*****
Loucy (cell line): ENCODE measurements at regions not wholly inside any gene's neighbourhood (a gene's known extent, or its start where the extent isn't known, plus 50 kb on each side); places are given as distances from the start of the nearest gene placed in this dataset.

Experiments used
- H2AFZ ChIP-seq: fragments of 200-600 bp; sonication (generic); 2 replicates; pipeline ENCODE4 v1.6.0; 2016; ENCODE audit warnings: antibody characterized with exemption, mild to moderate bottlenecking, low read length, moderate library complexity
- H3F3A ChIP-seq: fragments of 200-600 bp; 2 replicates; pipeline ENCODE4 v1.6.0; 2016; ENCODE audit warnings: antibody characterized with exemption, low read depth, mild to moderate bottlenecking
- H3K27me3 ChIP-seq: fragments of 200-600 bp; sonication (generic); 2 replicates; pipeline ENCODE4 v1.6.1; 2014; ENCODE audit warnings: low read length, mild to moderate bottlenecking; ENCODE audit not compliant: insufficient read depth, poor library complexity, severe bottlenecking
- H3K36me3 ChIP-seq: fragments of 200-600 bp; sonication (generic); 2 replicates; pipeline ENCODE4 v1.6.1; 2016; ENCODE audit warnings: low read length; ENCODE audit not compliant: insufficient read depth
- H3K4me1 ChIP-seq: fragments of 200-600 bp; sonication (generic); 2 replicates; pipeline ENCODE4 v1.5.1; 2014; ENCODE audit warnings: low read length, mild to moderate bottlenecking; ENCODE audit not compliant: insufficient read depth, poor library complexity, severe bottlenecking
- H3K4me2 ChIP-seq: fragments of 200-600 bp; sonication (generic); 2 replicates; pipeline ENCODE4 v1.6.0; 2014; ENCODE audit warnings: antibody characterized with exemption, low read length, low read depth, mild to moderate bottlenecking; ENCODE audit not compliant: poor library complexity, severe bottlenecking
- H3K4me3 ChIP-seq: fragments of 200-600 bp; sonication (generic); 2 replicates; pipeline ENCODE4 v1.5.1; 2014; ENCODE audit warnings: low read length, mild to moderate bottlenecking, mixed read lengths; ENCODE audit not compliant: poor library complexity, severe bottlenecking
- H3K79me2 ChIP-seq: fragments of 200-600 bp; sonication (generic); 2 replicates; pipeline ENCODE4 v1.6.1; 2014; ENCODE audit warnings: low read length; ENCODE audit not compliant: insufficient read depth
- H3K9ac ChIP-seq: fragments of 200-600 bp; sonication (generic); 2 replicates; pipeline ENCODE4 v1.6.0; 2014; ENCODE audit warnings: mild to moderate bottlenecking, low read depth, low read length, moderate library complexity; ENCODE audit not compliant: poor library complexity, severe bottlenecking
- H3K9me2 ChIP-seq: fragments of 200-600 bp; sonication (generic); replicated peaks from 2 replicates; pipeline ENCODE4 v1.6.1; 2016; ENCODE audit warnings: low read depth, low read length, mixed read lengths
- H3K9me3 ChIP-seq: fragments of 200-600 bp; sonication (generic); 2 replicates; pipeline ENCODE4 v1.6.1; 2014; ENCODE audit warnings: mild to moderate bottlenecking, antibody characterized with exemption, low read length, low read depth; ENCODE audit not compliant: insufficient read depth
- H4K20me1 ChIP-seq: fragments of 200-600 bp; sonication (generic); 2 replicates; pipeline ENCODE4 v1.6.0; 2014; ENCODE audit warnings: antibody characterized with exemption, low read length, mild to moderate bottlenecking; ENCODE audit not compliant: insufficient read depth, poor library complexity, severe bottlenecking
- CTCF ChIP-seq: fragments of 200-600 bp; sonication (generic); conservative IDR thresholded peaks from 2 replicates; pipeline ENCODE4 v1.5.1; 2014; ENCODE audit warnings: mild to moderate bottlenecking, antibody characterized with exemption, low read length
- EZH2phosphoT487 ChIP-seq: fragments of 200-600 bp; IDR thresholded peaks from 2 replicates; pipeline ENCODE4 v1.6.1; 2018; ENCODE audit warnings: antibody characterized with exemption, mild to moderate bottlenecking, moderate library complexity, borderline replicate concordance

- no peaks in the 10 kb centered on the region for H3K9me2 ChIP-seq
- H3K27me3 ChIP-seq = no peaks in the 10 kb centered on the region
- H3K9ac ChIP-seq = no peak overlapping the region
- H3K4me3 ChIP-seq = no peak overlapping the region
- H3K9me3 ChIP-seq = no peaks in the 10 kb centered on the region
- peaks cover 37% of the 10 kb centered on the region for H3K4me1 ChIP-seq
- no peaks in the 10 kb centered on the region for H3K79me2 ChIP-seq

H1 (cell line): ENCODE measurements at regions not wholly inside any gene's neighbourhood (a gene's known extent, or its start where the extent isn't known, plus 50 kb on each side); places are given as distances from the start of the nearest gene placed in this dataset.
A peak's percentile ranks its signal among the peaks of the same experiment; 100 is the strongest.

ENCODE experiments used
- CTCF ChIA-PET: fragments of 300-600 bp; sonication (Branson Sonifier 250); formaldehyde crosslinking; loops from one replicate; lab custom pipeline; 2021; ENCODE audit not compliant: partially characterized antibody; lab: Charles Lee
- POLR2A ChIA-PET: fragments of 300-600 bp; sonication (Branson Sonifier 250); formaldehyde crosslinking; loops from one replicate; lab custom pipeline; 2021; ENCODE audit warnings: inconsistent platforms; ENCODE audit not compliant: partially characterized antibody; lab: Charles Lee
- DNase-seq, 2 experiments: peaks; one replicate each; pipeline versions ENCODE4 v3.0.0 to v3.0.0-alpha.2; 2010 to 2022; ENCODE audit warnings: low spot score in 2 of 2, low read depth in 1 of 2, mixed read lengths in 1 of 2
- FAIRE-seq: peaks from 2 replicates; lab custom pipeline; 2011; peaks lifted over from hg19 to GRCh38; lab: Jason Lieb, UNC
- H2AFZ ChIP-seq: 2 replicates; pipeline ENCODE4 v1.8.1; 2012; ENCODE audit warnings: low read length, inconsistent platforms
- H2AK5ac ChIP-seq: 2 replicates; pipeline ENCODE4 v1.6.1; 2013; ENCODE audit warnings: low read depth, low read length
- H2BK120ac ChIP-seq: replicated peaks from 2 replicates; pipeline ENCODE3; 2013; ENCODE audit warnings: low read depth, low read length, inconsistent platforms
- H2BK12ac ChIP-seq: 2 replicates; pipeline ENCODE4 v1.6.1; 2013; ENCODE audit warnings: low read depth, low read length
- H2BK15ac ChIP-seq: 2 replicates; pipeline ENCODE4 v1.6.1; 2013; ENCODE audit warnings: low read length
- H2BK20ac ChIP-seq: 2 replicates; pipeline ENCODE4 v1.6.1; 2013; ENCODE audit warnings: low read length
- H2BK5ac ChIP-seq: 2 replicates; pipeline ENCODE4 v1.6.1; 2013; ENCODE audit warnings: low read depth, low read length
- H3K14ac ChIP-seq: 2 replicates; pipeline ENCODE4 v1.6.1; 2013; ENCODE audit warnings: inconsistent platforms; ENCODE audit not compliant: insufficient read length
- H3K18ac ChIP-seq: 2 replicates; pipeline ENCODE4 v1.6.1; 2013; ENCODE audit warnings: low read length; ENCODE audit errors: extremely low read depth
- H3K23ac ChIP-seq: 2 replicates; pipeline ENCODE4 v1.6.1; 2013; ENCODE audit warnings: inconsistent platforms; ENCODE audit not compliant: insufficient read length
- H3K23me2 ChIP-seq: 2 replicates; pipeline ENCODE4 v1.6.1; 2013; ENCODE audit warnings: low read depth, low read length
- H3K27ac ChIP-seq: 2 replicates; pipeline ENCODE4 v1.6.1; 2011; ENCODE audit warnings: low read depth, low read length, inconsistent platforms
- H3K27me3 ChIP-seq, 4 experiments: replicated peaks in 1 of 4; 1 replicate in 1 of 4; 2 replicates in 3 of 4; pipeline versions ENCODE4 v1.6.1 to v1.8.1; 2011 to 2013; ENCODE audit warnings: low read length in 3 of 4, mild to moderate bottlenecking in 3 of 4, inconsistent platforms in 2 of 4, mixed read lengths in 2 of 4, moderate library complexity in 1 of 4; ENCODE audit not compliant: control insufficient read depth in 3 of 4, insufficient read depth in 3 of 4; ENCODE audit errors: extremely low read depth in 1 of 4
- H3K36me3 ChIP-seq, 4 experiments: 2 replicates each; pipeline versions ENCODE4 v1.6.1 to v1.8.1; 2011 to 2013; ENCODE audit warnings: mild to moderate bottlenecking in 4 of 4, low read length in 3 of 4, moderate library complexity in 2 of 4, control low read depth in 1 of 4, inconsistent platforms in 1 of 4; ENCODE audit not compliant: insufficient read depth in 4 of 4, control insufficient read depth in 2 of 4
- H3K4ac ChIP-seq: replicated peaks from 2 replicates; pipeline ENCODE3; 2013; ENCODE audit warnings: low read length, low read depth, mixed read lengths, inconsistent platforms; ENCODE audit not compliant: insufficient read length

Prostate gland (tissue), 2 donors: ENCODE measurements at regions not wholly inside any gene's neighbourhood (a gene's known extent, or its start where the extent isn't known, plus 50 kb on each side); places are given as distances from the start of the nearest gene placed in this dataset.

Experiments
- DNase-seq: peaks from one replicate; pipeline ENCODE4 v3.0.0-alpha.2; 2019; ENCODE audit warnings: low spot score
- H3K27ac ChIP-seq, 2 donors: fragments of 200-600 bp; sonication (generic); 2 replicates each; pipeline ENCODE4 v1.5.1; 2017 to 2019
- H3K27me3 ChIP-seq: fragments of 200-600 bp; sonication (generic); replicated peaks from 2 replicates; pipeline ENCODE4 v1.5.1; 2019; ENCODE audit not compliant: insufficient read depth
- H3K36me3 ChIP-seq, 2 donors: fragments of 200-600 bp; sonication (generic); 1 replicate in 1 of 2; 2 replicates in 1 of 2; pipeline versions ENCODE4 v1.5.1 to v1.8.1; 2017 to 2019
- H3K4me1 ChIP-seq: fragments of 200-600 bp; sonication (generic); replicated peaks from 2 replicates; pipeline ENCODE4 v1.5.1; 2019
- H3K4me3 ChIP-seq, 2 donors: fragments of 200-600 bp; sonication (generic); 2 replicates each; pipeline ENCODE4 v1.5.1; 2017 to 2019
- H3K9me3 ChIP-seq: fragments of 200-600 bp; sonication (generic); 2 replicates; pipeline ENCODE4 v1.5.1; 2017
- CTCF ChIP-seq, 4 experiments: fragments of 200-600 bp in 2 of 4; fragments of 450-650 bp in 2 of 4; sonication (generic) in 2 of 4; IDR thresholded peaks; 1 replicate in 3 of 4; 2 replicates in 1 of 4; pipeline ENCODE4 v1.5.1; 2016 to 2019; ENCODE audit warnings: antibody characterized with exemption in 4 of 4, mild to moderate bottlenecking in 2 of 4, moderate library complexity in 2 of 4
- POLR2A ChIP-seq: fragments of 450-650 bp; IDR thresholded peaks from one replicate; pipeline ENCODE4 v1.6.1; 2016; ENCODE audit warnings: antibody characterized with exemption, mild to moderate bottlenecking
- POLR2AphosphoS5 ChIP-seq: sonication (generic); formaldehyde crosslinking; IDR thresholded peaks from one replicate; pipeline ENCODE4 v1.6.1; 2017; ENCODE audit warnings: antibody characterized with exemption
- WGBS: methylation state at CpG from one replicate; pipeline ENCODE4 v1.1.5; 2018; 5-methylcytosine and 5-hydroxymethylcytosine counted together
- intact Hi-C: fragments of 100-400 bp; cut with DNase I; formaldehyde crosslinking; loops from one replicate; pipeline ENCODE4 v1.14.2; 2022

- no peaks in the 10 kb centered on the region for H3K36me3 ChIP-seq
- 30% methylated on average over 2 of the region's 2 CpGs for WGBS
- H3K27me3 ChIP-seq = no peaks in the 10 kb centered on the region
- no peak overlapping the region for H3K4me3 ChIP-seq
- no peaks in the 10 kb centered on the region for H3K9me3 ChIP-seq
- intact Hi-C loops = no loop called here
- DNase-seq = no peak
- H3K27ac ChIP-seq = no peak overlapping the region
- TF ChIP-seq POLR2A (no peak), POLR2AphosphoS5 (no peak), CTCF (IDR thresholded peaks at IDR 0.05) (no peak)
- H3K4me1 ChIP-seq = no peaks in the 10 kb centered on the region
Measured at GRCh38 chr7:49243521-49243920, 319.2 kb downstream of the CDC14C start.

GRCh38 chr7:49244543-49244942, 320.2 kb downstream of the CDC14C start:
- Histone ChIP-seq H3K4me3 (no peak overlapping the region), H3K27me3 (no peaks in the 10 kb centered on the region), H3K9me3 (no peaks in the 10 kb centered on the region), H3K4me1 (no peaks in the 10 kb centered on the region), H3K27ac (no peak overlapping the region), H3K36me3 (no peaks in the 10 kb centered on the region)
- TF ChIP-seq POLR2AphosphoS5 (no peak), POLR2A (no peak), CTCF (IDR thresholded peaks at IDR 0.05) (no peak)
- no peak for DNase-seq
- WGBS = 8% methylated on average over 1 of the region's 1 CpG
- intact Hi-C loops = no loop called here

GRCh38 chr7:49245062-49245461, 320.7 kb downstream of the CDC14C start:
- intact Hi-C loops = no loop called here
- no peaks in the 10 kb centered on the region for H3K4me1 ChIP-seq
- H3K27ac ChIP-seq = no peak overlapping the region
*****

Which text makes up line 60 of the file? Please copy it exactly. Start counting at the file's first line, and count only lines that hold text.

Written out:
- no peaks in the 10 kb centered on the region for H3K36me3 ChIP-seq